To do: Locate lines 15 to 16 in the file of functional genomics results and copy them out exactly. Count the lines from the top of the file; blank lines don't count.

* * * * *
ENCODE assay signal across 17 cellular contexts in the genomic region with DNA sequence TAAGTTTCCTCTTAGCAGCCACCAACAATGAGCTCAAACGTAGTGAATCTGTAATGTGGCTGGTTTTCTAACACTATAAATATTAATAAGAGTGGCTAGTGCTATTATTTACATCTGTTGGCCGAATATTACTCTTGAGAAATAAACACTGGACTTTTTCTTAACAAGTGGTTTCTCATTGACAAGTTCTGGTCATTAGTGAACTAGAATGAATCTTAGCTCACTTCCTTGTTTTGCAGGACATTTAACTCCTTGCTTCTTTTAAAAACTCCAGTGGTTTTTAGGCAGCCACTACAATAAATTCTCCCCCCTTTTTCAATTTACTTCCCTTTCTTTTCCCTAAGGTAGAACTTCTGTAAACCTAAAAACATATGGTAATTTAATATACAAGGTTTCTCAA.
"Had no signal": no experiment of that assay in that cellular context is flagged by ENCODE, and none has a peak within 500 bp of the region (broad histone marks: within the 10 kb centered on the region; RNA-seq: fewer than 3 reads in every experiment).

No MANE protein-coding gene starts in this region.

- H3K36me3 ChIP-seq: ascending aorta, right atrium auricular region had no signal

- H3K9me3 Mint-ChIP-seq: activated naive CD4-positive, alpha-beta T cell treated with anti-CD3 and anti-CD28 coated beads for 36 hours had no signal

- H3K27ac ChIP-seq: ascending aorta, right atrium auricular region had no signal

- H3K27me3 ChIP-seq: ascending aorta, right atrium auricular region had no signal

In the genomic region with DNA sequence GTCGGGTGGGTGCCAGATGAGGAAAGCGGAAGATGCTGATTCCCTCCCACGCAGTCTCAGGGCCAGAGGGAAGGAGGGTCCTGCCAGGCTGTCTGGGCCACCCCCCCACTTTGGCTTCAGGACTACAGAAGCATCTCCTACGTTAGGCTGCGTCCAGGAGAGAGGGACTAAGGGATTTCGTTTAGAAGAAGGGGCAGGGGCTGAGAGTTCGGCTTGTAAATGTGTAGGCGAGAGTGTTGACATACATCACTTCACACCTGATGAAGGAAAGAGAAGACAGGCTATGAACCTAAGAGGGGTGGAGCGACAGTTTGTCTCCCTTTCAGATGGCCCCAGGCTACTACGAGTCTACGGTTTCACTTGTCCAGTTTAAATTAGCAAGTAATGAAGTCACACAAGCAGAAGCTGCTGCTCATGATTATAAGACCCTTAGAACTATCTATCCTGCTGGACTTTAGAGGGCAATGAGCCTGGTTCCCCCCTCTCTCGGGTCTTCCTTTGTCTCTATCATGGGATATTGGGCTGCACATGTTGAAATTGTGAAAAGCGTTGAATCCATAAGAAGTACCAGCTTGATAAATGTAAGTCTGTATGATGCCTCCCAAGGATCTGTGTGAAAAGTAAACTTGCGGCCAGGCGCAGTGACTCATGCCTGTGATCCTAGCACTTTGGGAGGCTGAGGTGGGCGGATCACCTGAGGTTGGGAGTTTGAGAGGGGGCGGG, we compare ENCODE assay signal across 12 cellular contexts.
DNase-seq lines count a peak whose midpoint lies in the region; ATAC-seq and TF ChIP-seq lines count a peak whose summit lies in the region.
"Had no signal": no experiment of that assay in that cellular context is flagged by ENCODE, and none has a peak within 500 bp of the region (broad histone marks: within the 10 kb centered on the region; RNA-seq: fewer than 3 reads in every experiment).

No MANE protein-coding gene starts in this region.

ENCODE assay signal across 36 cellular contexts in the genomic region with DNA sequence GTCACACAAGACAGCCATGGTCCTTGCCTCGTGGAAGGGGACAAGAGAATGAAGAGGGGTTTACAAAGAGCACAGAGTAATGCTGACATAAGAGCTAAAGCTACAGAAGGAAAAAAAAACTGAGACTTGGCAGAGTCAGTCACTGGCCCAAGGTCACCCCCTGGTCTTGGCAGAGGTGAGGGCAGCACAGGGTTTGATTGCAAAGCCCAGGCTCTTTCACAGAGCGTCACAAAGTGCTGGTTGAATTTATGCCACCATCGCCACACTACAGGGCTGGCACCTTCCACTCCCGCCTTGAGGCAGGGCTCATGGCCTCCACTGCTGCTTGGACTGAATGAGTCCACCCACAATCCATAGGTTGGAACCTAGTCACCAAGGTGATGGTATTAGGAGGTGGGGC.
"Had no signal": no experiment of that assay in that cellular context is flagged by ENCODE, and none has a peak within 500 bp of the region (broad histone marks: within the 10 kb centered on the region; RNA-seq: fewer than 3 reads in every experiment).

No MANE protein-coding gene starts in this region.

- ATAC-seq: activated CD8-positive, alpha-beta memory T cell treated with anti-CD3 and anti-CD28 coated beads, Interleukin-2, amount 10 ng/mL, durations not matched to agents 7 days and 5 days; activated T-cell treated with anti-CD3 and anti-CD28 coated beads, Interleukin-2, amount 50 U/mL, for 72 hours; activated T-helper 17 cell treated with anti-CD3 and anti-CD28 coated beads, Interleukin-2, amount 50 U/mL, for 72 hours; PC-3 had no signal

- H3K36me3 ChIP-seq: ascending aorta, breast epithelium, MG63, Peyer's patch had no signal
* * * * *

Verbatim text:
- ATAC-seq: activated CD8-positive, alpha-beta memory T cell treated with anti-CD3 and anti-CD28 coated beads, Interleukin-2, amount 10 ng/mL, durations not matched to agents 7 days and 5 days; activated T-cell treated with anti-CD3 and anti-CD28 coated beads, Interleukin-2, amount 50 U/mL, for 72 hours; activated T-helper 17 cell treated with anti-CD3 and anti-CD28 coated beads, Interleukin-2, amount 50 U/mL, for 72 hours; PC-3 had no signal

- H3K36me3 ChIP-seq: ascending aorta, breast epithelium, MG63, Peyer's patch had no signal